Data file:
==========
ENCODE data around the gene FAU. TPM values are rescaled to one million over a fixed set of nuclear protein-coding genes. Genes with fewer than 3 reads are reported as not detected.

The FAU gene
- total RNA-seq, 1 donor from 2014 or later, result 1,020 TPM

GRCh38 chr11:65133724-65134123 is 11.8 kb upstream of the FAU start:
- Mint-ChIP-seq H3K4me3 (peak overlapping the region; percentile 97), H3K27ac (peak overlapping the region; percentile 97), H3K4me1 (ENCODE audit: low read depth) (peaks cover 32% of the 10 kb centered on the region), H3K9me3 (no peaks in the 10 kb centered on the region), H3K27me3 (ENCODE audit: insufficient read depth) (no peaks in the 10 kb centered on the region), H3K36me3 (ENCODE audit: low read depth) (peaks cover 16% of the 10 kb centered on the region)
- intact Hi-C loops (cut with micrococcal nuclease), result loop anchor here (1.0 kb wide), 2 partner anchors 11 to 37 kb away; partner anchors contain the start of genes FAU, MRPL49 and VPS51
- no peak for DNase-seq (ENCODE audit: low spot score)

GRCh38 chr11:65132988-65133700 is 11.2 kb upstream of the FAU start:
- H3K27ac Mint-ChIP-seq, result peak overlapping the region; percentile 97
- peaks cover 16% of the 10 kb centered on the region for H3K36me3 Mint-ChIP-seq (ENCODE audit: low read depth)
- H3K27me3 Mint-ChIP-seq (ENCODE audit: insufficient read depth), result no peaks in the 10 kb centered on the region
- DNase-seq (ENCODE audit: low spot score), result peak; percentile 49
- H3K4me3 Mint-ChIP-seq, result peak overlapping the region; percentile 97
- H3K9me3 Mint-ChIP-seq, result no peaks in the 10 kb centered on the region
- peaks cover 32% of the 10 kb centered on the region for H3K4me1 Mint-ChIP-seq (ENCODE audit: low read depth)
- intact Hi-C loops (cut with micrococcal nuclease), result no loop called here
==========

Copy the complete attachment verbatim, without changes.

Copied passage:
ENCODE data around the gene FAU. TPM values are rescaled to one million over a fixed set of nuclear protein-coding genes. Genes with fewer than 3 reads are reported as not detected.

The FAU gene
- total RNA-seq, 1 donor from 2014 or later, result 1,020 TPM

GRCh38 chr11:65133724-65134123 is 11.8 kb upstream of the FAU start:
- Mint-ChIP-seq H3K4me3 (peak overlapping the region; percentile 97), H3K27ac (peak overlapping the region; percentile 97), H3K4me1 (ENCODE audit: low read depth) (peaks cover 32% of the 10 kb centered on the region), H3K9me3 (no peaks in the 10 kb centered on the region), H3K27me3 (ENCODE audit: insufficient read depth) (no peaks in the 10 kb centered on the region), H3K36me3 (ENCODE audit: low read depth) (peaks cover 16% of the 10 kb centered on the region)
- intact Hi-C loops (cut with micrococcal nuclease), result loop anchor here (1.0 kb wide), 2 partner anchors 11 to 37 kb away; partner anchors contain the start of genes FAU, MRPL49 and VPS51
- no peak for DNase-seq (ENCODE audit: low spot score)

GRCh38 chr11:65132988-65133700 is 11.2 kb upstream of the FAU start:
- H3K27ac Mint-ChIP-seq, result peak overlapping the region; percentile 97
- peaks cover 16% of the 10 kb centered on the region for H3K36me3 Mint-ChIP-seq (ENCODE audit: low read depth)
- H3K27me3 Mint-ChIP-seq (ENCODE audit: insufficient read depth), result no peaks in the 10 kb centered on the region
- DNase-seq (ENCODE audit: low spot score), result peak; percentile 49
- H3K4me3 Mint-ChIP-seq, result peak overlapping the region; percentile 97
- H3K9me3 Mint-ChIP-seq, result no peaks in the 10 kb centered on the region
- peaks cover 32% of the 10 kb centered on the region for H3K4me1 Mint-ChIP-seq (ENCODE audit: low read depth)
- intact Hi-C loops (cut with micrococcal nuclease), result no loop called here